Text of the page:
Associations of biological factors and affordances in the home with infant motor development

Authors

  • Raquel Saccani,

    1. Department of Physical Education, Federal University of Rio Grande do Sul, Porto Alegre, Brazil
    2. Department of Physical Therapy, Federal University of Rio Grande do Sul, Porto Alegre, Brazil
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  • Nadia C Valentini,

    Corresponding author
    1. Department of Physical Therapy, Federal University of Rio Grande do Sul, Porto Alegre, Brazil
    • Department of Physical Education, Federal University of Rio Grande do Sul, Porto Alegre, Brazil
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  • Keila RG Pereira,

    1. Department of Physical Therapy, Federal University of Rio Grande do Sul, Porto Alegre, Brazil
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  • Alessandra B Müller,

    1. Department of Physical Education, Federal University of Rio Grande do Sul, Porto Alegre, Brazil
    2. Department of Physical Therapy, Federal University of Rio Grande do Sul, Porto Alegre, Brazil
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  • Carl Gabbard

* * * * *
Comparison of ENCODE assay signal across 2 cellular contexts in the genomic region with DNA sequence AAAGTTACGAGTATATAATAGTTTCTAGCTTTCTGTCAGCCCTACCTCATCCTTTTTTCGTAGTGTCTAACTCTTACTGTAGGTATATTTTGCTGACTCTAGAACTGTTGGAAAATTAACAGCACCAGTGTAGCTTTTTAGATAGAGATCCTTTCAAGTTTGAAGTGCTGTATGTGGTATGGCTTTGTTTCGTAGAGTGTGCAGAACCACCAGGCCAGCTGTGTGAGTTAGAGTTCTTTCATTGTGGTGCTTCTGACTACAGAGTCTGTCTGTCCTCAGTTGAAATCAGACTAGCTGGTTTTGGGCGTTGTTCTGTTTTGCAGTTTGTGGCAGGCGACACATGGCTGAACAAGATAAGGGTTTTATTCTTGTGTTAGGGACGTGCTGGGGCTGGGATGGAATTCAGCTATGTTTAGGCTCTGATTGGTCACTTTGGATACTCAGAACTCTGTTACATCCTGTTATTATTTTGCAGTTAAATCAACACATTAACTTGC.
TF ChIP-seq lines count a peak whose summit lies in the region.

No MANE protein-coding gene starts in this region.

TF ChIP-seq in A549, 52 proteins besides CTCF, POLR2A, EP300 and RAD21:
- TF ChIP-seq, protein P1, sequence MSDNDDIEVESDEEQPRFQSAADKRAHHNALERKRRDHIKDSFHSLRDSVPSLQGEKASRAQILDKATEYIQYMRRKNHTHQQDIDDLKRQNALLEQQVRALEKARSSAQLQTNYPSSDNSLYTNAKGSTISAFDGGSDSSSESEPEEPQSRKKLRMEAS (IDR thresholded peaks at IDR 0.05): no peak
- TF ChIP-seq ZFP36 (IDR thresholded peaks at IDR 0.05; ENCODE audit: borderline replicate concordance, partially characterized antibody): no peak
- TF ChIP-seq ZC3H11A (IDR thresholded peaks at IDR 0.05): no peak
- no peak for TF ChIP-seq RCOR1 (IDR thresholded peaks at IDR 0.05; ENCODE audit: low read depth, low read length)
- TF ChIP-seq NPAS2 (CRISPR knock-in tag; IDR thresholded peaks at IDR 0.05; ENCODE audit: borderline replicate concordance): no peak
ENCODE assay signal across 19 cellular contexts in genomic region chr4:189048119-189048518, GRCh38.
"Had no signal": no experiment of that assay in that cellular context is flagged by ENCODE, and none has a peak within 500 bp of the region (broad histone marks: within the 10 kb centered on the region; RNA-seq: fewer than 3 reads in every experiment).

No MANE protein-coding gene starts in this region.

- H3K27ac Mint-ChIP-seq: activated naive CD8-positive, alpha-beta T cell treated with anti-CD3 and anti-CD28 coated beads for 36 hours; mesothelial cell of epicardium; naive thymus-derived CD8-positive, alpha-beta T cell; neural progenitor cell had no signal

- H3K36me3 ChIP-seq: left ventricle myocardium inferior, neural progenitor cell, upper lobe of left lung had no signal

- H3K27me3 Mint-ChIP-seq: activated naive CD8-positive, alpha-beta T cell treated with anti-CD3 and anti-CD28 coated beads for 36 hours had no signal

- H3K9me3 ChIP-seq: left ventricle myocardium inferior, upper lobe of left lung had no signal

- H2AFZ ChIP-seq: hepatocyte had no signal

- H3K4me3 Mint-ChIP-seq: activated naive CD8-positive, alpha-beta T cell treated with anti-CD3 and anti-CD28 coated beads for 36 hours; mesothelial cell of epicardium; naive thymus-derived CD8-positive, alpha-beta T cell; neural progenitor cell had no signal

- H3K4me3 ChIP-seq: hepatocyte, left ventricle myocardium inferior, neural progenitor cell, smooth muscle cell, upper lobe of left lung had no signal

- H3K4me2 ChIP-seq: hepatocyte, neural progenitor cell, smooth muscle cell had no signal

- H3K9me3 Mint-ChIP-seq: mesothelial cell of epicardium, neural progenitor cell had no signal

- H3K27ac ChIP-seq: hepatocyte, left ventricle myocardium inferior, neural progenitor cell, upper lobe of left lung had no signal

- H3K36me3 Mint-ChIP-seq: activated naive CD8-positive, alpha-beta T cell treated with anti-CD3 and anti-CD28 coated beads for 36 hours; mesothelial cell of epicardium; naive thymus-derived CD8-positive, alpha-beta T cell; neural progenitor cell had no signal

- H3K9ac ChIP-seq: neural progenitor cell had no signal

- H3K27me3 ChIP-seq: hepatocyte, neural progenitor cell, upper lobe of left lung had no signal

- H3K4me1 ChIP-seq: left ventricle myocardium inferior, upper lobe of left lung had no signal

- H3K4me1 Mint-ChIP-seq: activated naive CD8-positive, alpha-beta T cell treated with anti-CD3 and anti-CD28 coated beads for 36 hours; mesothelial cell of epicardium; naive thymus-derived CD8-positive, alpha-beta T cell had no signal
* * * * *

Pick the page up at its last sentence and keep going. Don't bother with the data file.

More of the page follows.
1. Motor Development Laboratory, Department of Health and Kinesiology, Texas A&M University, College Station, Texas, USA
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Correspondence: Nadia Cristina Valentini, PhD, Department of Physical Education and Physical Therapy, Federal University of Rio Grande do Sul, Felizardo 750, Jardim Botanico, Porto Alegre, RS, Cep: CEP: 90690-200, Brazil. Email: nadiacv@esef.ufrgs.br

Abstract

Background

Whereas considerable work has been published regarding biological factors associated with infant health, much less is known about the associations of environmental context with infant development – the focus of the present cross-sectional study.

Methods

Data were collected on 561 infants, aged newborn to 18 months. Measures included the Affordances in the Home Environment for Motor Development–Infant Scale, Alberta Infant Motor Scale, and selected bio/medical factors. Correlation and regression were used to analyze the data.

Results

Home environmental factors were associated with children's motor development as much as some typically high-risk biologic factors.

Conclusion

The home environment partially explained infant development outcomes and infants at risk could possibly be helped with a home assessment for affordances.

Ancillary